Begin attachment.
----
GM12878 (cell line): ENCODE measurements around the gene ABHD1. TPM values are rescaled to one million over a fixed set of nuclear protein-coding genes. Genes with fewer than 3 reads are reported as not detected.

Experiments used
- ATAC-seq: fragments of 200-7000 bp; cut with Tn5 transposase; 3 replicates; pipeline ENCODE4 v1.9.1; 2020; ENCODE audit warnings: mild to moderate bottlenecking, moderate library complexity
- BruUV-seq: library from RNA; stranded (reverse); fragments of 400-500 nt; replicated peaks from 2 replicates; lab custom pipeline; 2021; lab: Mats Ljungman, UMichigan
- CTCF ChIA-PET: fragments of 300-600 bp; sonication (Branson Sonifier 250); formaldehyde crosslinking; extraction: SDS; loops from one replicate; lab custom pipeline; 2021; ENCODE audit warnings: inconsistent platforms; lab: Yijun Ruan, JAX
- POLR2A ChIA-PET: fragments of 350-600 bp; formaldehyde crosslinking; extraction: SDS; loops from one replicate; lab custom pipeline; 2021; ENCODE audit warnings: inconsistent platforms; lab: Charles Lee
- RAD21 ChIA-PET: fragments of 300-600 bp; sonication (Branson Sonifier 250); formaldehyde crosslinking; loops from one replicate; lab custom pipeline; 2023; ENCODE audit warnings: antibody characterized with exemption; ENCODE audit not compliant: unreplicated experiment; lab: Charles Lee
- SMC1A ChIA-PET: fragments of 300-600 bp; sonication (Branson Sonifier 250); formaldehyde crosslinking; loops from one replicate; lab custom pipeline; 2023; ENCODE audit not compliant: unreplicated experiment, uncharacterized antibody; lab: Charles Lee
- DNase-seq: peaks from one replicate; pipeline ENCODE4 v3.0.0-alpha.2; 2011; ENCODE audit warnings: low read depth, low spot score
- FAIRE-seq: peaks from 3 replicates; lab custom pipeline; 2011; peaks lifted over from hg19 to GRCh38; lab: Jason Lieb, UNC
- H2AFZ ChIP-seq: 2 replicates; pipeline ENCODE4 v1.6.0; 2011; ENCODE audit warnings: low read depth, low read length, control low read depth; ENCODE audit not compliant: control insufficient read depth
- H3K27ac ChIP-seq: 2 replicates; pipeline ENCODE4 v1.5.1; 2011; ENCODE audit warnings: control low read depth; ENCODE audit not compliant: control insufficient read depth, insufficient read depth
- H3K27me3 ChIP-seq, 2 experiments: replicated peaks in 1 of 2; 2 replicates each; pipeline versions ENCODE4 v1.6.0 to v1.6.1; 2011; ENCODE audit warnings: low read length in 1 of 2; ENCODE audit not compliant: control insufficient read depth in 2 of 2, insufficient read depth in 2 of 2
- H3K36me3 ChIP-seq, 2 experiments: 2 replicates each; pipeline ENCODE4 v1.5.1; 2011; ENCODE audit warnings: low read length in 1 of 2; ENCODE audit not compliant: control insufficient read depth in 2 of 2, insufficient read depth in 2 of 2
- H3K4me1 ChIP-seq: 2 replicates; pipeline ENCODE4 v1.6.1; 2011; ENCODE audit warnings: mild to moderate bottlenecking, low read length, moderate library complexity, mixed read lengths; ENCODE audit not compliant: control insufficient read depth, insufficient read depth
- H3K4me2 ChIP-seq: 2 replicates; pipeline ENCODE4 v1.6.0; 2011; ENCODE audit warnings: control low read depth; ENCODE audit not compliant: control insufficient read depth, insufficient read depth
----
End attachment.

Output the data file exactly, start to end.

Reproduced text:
GM12878 (cell line): ENCODE measurements around the gene ABHD1. TPM values are rescaled to one million over a fixed set of nuclear protein-coding genes. Genes with fewer than 3 reads are reported as not detected.

Experiments used
- ATAC-seq: fragments of 200-7000 bp; cut with Tn5 transposase; 3 replicates; pipeline ENCODE4 v1.9.1; 2020; ENCODE audit warnings: mild to moderate bottlenecking, moderate library complexity
- BruUV-seq: library from RNA; stranded (reverse); fragments of 400-500 nt; replicated peaks from 2 replicates; lab custom pipeline; 2021; lab: Mats Ljungman, UMichigan
- CTCF ChIA-PET: fragments of 300-600 bp; sonication (Branson Sonifier 250); formaldehyde crosslinking; extraction: SDS; loops from one replicate; lab custom pipeline; 2021; ENCODE audit warnings: inconsistent platforms; lab: Yijun Ruan, JAX
- POLR2A ChIA-PET: fragments of 350-600 bp; formaldehyde crosslinking; extraction: SDS; loops from one replicate; lab custom pipeline; 2021; ENCODE audit warnings: inconsistent platforms; lab: Charles Lee
- RAD21 ChIA-PET: fragments of 300-600 bp; sonication (Branson Sonifier 250); formaldehyde crosslinking; loops from one replicate; lab custom pipeline; 2023; ENCODE audit warnings: antibody characterized with exemption; ENCODE audit not compliant: unreplicated experiment; lab: Charles Lee
- SMC1A ChIA-PET: fragments of 300-600 bp; sonication (Branson Sonifier 250); formaldehyde crosslinking; loops from one replicate; lab custom pipeline; 2023; ENCODE audit not compliant: unreplicated experiment, uncharacterized antibody; lab: Charles Lee
- DNase-seq: peaks from one replicate; pipeline ENCODE4 v3.0.0-alpha.2; 2011; ENCODE audit warnings: low read depth, low spot score
- FAIRE-seq: peaks from 3 replicates; lab custom pipeline; 2011; peaks lifted over from hg19 to GRCh38; lab: Jason Lieb, UNC
- H2AFZ ChIP-seq: 2 replicates; pipeline ENCODE4 v1.6.0; 2011; ENCODE audit warnings: low read depth, low read length, control low read depth; ENCODE audit not compliant: control insufficient read depth
- H3K27ac ChIP-seq: 2 replicates; pipeline ENCODE4 v1.5.1; 2011; ENCODE audit warnings: control low read depth; ENCODE audit not compliant: control insufficient read depth, insufficient read depth
- H3K27me3 ChIP-seq, 2 experiments: replicated peaks in 1 of 2; 2 replicates each; pipeline versions ENCODE4 v1.6.0 to v1.6.1; 2011; ENCODE audit warnings: low read length in 1 of 2; ENCODE audit not compliant: control insufficient read depth in 2 of 2, insufficient read depth in 2 of 2
- H3K36me3 ChIP-seq, 2 experiments: 2 replicates each; pipeline ENCODE4 v1.5.1; 2011; ENCODE audit warnings: low read length in 1 of 2; ENCODE audit not compliant: control insufficient read depth in 2 of 2, insufficient read depth in 2 of 2
- H3K4me1 ChIP-seq: 2 replicates; pipeline ENCODE4 v1.6.1; 2011; ENCODE audit warnings: mild to moderate bottlenecking, low read length, moderate library complexity, mixed read lengths; ENCODE audit not compliant: control insufficient read depth, insufficient read depth
- H3K4me2 ChIP-seq: 2 replicates; pipeline ENCODE4 v1.6.0; 2011; ENCODE audit warnings: control low read depth; ENCODE audit not compliant: control insufficient read depth, insufficient read depth